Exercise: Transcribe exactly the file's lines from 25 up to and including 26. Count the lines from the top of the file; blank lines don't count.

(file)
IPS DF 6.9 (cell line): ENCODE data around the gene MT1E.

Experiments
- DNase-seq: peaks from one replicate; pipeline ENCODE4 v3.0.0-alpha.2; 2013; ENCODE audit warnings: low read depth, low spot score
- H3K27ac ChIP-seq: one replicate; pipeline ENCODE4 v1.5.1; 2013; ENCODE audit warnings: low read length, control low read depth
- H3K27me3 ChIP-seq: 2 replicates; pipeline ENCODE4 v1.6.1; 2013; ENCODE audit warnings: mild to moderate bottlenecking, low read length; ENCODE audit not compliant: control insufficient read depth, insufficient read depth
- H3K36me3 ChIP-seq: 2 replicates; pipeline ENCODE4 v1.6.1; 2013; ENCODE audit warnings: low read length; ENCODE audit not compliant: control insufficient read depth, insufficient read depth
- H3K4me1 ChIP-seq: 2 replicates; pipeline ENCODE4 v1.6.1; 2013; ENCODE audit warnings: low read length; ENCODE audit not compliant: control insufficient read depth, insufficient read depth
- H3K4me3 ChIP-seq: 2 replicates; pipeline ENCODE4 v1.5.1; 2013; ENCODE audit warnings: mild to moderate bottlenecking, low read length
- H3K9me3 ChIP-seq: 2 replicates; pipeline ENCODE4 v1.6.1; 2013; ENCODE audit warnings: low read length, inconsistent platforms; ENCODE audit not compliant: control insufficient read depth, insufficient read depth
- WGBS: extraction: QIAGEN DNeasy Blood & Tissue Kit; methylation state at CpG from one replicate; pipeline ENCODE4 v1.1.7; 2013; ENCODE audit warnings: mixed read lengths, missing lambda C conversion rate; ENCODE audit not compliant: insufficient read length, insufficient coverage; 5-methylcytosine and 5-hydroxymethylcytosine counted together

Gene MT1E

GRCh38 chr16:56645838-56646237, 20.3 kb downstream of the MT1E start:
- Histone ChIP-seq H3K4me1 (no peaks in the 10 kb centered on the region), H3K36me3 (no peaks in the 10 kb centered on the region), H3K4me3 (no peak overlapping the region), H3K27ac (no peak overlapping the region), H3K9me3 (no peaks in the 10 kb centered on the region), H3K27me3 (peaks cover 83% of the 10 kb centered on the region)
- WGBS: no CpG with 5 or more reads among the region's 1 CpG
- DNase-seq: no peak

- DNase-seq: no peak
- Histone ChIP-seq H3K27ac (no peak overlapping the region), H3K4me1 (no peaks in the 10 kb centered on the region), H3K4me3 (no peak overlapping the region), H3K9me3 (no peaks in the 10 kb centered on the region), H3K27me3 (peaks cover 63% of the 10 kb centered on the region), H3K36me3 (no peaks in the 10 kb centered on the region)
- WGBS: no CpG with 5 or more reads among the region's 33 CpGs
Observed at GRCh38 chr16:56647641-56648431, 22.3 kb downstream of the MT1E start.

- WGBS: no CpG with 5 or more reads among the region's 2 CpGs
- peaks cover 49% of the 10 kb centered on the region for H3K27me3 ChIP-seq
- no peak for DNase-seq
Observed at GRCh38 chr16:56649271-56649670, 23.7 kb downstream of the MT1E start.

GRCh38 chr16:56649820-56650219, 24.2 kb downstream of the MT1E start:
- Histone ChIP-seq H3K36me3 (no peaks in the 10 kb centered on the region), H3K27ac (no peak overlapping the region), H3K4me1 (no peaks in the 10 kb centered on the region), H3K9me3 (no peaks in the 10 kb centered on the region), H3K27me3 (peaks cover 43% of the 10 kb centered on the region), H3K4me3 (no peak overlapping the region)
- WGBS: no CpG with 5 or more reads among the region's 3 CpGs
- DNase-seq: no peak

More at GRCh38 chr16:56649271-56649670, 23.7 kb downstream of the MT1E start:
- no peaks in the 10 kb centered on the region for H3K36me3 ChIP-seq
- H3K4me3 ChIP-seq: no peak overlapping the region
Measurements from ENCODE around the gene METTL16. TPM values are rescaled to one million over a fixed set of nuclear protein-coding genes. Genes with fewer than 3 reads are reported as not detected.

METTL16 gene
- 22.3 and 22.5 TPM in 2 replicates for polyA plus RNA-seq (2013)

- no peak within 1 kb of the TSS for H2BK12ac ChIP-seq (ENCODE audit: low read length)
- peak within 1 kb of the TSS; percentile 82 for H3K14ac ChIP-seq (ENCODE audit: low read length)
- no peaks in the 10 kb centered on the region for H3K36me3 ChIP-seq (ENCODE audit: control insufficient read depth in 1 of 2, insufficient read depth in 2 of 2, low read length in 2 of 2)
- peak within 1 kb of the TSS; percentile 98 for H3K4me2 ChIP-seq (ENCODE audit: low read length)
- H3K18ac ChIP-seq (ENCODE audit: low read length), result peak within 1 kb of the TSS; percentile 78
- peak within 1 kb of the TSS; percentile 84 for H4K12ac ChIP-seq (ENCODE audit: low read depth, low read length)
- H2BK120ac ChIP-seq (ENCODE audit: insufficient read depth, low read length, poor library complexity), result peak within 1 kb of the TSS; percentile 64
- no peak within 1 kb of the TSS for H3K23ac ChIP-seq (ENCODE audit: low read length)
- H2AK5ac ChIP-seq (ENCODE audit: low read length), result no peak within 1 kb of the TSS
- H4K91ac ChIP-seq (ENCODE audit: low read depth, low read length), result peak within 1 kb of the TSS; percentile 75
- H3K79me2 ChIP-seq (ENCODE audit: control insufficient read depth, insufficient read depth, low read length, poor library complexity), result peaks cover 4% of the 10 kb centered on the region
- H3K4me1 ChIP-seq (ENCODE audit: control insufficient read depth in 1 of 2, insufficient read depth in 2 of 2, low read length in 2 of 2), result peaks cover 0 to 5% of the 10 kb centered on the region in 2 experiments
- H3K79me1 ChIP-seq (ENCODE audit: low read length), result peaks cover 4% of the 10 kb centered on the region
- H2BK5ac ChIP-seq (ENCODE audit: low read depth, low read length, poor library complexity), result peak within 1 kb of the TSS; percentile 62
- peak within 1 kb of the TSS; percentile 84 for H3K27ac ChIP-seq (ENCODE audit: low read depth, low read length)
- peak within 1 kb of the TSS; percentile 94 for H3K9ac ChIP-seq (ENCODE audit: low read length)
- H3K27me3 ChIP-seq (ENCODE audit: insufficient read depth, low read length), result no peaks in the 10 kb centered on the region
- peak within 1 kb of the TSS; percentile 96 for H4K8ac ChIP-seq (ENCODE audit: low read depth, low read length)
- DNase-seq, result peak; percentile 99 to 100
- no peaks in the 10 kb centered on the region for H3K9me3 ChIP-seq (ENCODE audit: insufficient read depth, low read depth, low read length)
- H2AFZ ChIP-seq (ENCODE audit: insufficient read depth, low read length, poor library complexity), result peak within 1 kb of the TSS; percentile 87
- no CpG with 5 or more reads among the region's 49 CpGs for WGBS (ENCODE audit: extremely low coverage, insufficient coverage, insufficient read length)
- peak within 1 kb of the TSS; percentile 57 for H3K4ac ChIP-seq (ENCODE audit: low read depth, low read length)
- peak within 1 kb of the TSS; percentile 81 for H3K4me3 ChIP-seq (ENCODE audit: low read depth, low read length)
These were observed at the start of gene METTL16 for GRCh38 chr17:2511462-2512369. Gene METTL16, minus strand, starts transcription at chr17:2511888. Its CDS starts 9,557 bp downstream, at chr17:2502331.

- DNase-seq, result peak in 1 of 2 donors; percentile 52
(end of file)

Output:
- Histone ChIP-seq H3K36me3 (no peaks in the 10 kb centered on the region), H3K27ac (no peak overlapping the region), H3K4me1 (no peaks in the 10 kb centered on the region), H3K9me3 (no peaks in the 10 kb centered on the region), H3K27me3 (peaks cover 43% of the 10 kb centered on the region), H3K4me3 (no peak overlapping the region)
- WGBS: no CpG with 5 or more reads among the region's 3 CpGs